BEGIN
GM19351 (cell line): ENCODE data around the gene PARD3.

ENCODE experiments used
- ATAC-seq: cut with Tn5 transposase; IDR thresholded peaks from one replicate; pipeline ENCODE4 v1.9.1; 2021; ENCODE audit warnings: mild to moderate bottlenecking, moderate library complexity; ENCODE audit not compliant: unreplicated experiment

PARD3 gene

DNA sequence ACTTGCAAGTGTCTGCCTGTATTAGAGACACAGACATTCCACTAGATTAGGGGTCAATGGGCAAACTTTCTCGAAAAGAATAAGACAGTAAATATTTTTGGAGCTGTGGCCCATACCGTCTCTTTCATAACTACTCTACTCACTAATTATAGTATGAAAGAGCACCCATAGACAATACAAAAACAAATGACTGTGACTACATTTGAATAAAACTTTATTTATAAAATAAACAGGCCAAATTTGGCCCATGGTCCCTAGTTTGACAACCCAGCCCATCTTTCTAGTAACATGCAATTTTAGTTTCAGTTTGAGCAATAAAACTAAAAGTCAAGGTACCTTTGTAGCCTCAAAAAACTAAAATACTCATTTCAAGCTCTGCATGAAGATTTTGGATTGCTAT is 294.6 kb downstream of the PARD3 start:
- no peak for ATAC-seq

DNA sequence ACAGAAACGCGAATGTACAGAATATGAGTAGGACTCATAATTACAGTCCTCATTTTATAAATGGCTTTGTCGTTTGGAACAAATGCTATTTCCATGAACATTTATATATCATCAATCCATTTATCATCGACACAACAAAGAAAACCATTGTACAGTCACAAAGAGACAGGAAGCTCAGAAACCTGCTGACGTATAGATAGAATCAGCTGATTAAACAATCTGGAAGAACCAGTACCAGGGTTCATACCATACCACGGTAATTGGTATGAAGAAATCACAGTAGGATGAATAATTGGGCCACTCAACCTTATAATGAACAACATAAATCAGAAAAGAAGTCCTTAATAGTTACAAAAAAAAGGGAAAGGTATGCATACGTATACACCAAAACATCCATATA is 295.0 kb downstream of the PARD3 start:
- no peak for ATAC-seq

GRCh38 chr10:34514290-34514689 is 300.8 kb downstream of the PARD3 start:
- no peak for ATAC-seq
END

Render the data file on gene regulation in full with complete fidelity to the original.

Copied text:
GM19351 (cell line): ENCODE data around the gene PARD3.

ENCODE experiments used
- ATAC-seq: cut with Tn5 transposase; IDR thresholded peaks from one replicate; pipeline ENCODE4 v1.9.1; 2021; ENCODE audit warnings: mild to moderate bottlenecking, moderate library complexity; ENCODE audit not compliant: unreplicated experiment

PARD3 gene

DNA sequence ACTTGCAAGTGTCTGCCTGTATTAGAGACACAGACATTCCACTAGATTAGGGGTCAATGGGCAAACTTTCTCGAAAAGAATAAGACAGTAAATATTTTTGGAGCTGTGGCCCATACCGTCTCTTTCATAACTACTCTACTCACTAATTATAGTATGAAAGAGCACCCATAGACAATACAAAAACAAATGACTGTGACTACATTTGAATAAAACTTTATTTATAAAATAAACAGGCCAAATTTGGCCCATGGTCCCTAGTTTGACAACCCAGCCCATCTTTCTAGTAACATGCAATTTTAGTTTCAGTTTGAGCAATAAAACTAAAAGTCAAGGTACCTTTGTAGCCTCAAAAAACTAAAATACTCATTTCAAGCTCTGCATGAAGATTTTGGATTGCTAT is 294.6 kb downstream of the PARD3 start:
- no peak for ATAC-seq

DNA sequence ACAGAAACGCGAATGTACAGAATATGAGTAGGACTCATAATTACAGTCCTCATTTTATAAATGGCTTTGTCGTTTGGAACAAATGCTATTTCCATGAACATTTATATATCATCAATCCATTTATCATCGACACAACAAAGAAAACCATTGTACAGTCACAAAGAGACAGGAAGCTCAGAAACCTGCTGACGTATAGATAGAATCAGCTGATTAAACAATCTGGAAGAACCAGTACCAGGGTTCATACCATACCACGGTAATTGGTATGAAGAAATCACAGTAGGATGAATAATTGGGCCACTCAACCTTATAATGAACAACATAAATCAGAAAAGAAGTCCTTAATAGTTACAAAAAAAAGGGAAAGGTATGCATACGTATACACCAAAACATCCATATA is 295.0 kb downstream of the PARD3 start:
- no peak for ATAC-seq

GRCh38 chr10:34514290-34514689 is 300.8 kb downstream of the PARD3 start:
- no peak for ATAC-seq